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Rain ruins region's mango crops

Poor crop: Hogarth Range mango farmer Mike Coleman has had most of his crop wiped out after heavy spring and summer rains.
Poor crop: Hogarth Range mango farmer Mike Coleman has had most of his crop wiped out after heavy spring and summer rains.

THE big wet has devastated the Northern Rivers mango yield, according to farmer and president of the NSW Mango Growers Association, Mike Coleman.

Ongoing wet weather since late September has wiped out the fruit grown on the properties of 80 of the association’s member.

Many farmers expect to produce no mangoes at all this season.

Mr Coleman, owner of NSW’s largest mango plantation at Hogarth Range, south-west of Casino, with 7500 trees, also expects no fruit will be harvested this year.

“It’s devastating. It’s a disaster,” Mr Coleman said.

“We won’t harvest. We can’t afford to hire people.”

The trouble began with three to four days of wet weather during late spring.

“It hit us at exactly the wrong time,” he said.

The rain affected pollination, which in turn led to low fruit set.

On Mr Coleman’s property it meant fruit was down by 40 to 50 per cent.

“Had there been sunshine we could have pulled through,” he said.

But there has not been the five to six hours of clear daylight required for the fruit to mature and develop.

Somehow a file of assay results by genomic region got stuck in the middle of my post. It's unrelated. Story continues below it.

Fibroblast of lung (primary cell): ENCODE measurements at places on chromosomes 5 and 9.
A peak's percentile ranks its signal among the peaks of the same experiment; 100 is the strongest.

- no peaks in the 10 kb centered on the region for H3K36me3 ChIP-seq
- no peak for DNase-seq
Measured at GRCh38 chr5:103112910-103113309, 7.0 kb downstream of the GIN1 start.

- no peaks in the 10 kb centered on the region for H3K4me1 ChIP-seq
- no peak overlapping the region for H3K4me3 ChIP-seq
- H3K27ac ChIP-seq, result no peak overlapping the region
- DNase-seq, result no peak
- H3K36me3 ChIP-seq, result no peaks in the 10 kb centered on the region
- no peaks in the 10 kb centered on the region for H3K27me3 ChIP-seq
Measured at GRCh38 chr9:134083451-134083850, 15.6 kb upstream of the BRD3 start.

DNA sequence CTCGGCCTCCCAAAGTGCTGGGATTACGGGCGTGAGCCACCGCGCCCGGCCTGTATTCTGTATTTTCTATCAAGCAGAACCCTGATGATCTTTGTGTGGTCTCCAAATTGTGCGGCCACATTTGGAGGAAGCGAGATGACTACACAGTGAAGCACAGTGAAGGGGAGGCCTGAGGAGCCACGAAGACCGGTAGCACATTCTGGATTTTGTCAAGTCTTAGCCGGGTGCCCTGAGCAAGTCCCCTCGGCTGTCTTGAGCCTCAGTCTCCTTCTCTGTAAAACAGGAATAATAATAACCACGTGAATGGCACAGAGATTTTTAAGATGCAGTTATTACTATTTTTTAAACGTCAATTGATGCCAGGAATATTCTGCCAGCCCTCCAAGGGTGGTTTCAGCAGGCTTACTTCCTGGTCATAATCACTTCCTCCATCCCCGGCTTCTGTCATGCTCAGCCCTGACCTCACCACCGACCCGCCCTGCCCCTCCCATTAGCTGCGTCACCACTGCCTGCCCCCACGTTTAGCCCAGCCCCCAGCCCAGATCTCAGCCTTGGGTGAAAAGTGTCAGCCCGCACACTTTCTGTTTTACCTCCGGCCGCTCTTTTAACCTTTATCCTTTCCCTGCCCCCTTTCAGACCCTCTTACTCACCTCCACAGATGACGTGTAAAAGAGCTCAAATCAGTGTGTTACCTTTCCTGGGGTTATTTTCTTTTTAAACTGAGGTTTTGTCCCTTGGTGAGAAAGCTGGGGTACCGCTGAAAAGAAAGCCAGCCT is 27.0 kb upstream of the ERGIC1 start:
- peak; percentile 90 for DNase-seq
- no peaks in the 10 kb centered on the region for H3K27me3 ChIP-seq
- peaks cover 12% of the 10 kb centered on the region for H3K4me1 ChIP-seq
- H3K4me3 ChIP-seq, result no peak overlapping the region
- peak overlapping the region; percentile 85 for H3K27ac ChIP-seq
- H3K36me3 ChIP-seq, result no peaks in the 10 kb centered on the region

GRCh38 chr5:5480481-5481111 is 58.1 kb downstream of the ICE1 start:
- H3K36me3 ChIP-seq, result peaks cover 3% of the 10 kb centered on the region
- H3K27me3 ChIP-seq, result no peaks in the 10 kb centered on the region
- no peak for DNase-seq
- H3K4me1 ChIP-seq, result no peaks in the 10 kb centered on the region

Furthermore, heavy rainfall over the past few days has seen most of the fruit on Mr Coleman’s property fall on the ground.

Mr Coleman said he did a lot of extra work to try to save the fruit, such as spraying almost weekly to stop fungus, but his efforts were in vain.

It comes in stark contrast to last season when the Northern Rivers experienced one of its best harvests for years.

Northern Territory and Queensland growers also were reporting lower yields this season due to high rainfall, with some Queensland growers being affected by continuing flooding.

This is reflected in the prices.

“Normally mangoes are $1 to $1.50 at this time of year, but you are still paying about $3 for a mango at the moment,” Mr Coleman said.

The farm is the Coleman family’s main source of income, and the loss of the entire crop means they will struggle financially this year.

“We won’t be able to afford to eat until next year,” Mr Coleman said.

Mr Coleman said he would now look to next year and hoped the weather would be on his side.

The Northern Rivers mango harvest begins in February and ends in April, with the final harvest marketed as ‘nature’s Easter eggs’.

Northern Rivers mangoes attract a premium of about 50 per cent because the fruit grown in the region matures at a time when the mango season in Queensland, the largest supplier to the Australian market, has finished.



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